I'd repeat measures 2-9, with not too many changes and developments. That part is really cool and I too like the bass part like John above stated. I'd love to hear it once again. Scratch me there and then I can move on. I feel that would make it easier for classically-illiterate kids like me latch onto your piece more easily. Here I am after nearly half a dozen plays and that's the one part I'm actually humming.

    Is that not-really-Debussy? Would Debussy move on immediately like you did? I don't know, I didn't even listen to all of Debussy's stuff, never mind transcribed any of it, so I don't know the reasoning behind your decisions in this piece - that's a mystery to me still and is probably not up to the number of times I listen to the piece.
     
    Doug Gibson and John Eldridge like this.
  9. #9 Doug Gibson, May 10, 2018
    Last edited: May 10, 2018
    If anyone has any feedback...... would love to hear it.

    @Mike Verta
    Something(s) is off and I am trying to put my finger on what it is.

    Ps. Context of the piece:


    I have been commissioned to write a guitar quartet in homage to Debussy.

    This will be premiered in Rubert Murdoch's concert hall.
    https://www.melbournerecital.com.au/events/2018/remembering-debussy/

    I am interested what you would think if you were listening in the
    concert hall.

    Pretend it's a game show called "hit or shit" if you will.

    Other works by Debussy and De Falla will be on the program too

     
  10. Again, layman' ear, if that's any worth to you:

    I kinda dozed off at 2:40. I had a feeling something was coming again but that part just didn't play into it, it was just... boring. If you need to have that part, maybe ascending quavers played by the third and 4th guitar on beats 2 and 3? That's what I hear in my head.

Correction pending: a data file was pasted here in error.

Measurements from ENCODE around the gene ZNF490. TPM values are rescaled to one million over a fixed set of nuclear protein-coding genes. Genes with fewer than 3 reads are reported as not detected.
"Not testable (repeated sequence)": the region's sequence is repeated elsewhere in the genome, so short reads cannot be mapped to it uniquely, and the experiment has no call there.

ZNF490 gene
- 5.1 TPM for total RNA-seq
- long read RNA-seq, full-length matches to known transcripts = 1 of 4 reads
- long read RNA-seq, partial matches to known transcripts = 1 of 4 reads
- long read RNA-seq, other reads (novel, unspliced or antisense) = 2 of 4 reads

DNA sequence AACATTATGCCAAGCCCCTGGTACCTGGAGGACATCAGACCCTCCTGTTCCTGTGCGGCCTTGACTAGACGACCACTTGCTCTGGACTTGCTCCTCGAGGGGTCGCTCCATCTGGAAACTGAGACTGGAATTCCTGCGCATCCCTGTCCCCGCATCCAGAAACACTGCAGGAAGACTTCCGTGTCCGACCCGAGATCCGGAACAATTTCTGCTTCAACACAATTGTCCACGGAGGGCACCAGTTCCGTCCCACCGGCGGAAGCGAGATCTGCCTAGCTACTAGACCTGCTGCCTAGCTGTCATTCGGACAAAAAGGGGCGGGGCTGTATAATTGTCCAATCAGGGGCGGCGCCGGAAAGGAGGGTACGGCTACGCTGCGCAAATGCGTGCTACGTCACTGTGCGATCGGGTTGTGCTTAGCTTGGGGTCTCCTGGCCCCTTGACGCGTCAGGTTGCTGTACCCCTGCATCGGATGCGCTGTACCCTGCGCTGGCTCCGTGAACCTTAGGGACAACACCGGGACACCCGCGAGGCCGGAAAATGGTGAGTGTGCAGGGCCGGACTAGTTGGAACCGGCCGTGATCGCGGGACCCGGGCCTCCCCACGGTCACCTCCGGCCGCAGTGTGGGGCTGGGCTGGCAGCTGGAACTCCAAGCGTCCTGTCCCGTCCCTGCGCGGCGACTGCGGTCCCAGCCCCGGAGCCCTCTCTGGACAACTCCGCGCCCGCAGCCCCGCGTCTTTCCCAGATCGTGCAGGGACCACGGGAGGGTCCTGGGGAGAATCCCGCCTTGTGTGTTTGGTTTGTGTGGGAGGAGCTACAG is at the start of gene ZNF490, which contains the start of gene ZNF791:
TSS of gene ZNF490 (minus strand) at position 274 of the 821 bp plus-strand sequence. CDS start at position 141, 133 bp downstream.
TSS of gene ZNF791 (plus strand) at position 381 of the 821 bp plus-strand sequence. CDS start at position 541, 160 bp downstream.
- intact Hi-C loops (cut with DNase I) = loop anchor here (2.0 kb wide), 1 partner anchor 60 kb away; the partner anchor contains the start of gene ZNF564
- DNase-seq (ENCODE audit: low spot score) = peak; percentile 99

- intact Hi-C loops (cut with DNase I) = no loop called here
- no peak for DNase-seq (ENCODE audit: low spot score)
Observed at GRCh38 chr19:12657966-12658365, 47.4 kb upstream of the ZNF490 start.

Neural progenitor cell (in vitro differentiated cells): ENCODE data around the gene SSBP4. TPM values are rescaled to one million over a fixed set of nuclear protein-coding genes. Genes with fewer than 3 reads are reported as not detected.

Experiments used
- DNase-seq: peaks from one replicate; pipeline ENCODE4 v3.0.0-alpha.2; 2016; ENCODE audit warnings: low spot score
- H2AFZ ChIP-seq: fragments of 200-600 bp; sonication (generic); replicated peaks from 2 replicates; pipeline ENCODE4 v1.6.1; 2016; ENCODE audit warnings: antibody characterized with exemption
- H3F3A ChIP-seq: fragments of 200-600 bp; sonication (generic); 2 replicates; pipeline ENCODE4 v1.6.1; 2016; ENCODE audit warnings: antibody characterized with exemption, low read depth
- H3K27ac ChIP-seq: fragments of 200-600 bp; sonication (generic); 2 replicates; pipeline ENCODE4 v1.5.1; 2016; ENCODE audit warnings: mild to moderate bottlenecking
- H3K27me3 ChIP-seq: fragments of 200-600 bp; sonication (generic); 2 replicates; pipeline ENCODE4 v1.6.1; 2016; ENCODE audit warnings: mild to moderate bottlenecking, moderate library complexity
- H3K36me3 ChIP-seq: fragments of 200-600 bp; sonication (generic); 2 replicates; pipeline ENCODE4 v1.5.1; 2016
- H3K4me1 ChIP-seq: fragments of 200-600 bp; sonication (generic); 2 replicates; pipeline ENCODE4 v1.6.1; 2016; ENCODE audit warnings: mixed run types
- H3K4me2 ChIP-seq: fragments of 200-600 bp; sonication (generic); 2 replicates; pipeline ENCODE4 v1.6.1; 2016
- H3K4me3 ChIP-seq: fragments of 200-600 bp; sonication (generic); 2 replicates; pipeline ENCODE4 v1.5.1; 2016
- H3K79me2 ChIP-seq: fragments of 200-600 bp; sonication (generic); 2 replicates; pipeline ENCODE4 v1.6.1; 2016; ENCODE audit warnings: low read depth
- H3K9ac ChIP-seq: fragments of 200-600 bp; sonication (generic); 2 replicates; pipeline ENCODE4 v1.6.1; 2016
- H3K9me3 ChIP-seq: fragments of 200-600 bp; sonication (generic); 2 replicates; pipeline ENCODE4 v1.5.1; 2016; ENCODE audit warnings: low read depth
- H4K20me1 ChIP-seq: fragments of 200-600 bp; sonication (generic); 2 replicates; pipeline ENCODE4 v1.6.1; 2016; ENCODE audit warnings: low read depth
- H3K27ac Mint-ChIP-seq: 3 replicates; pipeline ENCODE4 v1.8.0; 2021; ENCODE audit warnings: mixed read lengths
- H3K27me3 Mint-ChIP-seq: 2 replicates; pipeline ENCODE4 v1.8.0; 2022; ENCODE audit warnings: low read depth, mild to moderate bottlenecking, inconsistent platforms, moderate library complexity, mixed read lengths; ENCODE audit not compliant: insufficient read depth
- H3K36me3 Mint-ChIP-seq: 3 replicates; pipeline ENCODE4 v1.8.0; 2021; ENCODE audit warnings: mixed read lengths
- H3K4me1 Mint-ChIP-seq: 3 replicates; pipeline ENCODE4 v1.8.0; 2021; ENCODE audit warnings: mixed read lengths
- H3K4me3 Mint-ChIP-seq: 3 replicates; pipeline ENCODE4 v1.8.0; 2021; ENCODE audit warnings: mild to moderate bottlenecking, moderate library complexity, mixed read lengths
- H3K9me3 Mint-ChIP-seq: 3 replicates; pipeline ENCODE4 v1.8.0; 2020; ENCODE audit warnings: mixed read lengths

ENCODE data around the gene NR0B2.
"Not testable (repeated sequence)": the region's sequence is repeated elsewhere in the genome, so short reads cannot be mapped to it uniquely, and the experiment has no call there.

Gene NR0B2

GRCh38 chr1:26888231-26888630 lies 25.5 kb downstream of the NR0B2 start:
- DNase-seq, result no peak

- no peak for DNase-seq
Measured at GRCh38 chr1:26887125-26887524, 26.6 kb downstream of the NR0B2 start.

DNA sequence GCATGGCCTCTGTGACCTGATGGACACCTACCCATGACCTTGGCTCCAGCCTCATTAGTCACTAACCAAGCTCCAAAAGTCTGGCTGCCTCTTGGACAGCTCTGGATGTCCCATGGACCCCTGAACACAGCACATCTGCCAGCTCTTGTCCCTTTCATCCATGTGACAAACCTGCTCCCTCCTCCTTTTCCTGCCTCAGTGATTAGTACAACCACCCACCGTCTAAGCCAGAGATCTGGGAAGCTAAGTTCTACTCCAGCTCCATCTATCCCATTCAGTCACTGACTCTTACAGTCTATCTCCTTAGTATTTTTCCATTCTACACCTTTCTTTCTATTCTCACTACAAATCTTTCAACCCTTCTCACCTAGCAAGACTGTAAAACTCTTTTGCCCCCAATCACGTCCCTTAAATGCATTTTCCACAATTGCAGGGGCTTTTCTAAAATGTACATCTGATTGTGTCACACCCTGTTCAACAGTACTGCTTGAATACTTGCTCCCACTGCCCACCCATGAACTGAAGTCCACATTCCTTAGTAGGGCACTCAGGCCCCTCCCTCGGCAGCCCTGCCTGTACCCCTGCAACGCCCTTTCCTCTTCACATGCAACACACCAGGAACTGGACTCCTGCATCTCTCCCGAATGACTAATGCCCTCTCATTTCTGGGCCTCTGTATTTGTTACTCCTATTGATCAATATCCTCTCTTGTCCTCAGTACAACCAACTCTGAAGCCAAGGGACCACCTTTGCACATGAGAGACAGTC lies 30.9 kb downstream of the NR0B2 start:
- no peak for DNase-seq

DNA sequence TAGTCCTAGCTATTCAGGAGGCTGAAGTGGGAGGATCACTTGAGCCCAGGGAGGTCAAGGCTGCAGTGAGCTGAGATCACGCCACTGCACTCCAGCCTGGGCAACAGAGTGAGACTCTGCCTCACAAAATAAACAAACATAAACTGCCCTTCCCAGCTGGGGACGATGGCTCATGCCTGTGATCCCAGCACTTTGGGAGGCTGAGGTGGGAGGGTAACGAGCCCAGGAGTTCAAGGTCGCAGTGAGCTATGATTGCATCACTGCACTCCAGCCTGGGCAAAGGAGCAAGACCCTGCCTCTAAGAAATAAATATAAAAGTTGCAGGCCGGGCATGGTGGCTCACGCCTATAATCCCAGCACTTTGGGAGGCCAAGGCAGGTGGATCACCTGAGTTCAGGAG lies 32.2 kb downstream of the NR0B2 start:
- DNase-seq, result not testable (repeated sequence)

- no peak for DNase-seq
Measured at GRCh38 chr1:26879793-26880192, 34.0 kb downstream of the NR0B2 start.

I feel completely fine jumping from 215 to 237.

    Hopefully someone else will have something more concrete to say. This piece is just beyond my level.
     
  11. We like sleep.

    I can see that. Your comment makes sense to me.

    I hope so too. Your comments have been very helpful. Thanks !

    That's bullshit. Very helpful to read your comments, and I don't really believe in "Levels"

    I earned my coffee mug for a reason you know.
     
    Aaron Venture likes this.
  12. Hey Doug, I'm studying your piece. When's the deadline to have it out for rehearsal? I'll have some comments later today.
     
  13. That would be fantastic. Deadline is @ the 17th of this month.

    If it helps at all here is the whole first draft.

     
  14. @Doug Gibson I just saw this today, or I would have responded sooner. I am not a big fan of Debussy, although I can usually appreciate most of his work.

    First of all, congratulations on completing this major project with a very credible and attractive composition. The harmonies are almost always reminiscent of Debussy. But thankfully, you stop short of creating a caricature. The piece can stand on its own artistic merit. In general terms, I think the piece gets stronger as it progresses. The guitar writing certainly seems to sound more comfortable and more characteristic later in your work. The texture you create starting at measure 241 of Mov. 3 is very pleasing and sounds very characteristic for the instrument.

    Since the guitar sounds an octave lower than written, it is easy to fall into a trap of muddy harmonies caused by low notes too closely spaced. This happens a few times in your piece but is only an issue when more than one guitar is playing chords. Page 33 is an example. The actual harmony is lost to my ears. I just hear a blur. I think you were alluding to the Sunken Cathedral, but in my opinion, it would work better if you could somehow make sure there is space in the lower harmonies. Or perhaps it is just the reverb in Sibelius. Hard to tell. If you were not alluding to "Sunken Cathedrals" then I am totally at sea. :)

    Since I know you do not like repeating material, I very much like the idea of using the concept of the promenade as in "Pictures." Excellent idea, and gives the listener navigation points. Congratulations on a wonderful composition!
     
    Doug Gibson likes this.
  15. Hey Doug, congrats on the commission! I've listened to the whole thing once and the outer movements twice (and tried to notice the differences between the iterations you uploaded). I know you want some composition feedback, but I'll start with the score/notation from a performer's perspective (understanding that it is a draft, but 1-week out). I don't know if all of the "slurs" are intentionally placed (I'll send specific feedback in a conversation thread - but slurs with pizz I don't understand what you mean?), and some of the rhythms are awkwardly notated (triplet dotted-quarters in 3/4 time, why not just 3-quarter notes?). Also, throughout, there's "Dialouge" when I think you mean "Dialogue" (you spelled it correctly in the thread). There's a couple of other nitpicky things like that I'll mention in the private conversation.